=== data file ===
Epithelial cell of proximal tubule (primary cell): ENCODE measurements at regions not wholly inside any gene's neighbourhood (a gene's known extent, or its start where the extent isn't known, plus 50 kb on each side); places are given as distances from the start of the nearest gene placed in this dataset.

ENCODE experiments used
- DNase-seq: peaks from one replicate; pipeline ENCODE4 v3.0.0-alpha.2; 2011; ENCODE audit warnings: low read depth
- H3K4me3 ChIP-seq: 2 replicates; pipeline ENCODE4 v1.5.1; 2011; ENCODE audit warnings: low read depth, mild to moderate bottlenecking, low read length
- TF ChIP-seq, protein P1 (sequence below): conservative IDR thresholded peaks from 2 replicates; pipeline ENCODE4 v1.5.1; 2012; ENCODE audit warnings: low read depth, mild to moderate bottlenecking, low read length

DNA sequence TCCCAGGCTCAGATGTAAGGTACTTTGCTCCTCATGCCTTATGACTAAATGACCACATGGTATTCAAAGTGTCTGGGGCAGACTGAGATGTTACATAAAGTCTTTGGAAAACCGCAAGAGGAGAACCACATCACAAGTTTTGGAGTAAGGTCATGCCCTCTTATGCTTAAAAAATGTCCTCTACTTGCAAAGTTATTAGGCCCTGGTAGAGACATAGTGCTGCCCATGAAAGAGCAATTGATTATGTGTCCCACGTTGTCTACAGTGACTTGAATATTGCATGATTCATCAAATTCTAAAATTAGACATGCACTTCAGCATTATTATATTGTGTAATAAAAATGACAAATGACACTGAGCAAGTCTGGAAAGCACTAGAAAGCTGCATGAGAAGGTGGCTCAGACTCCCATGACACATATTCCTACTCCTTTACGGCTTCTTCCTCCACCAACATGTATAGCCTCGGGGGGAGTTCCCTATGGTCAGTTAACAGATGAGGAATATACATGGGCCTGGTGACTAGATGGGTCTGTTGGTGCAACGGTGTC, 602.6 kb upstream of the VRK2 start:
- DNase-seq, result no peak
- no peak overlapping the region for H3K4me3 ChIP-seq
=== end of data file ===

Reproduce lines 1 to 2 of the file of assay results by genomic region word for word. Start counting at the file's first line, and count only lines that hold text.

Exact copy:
Epithelial cell of proximal tubule (primary cell): ENCODE measurements at regions not wholly inside any gene's neighbourhood (a gene's known extent, or its start where the extent isn't known, plus 50 kb on each side); places are given as distances from the start of the nearest gene placed in this dataset.

ENCODE experiments used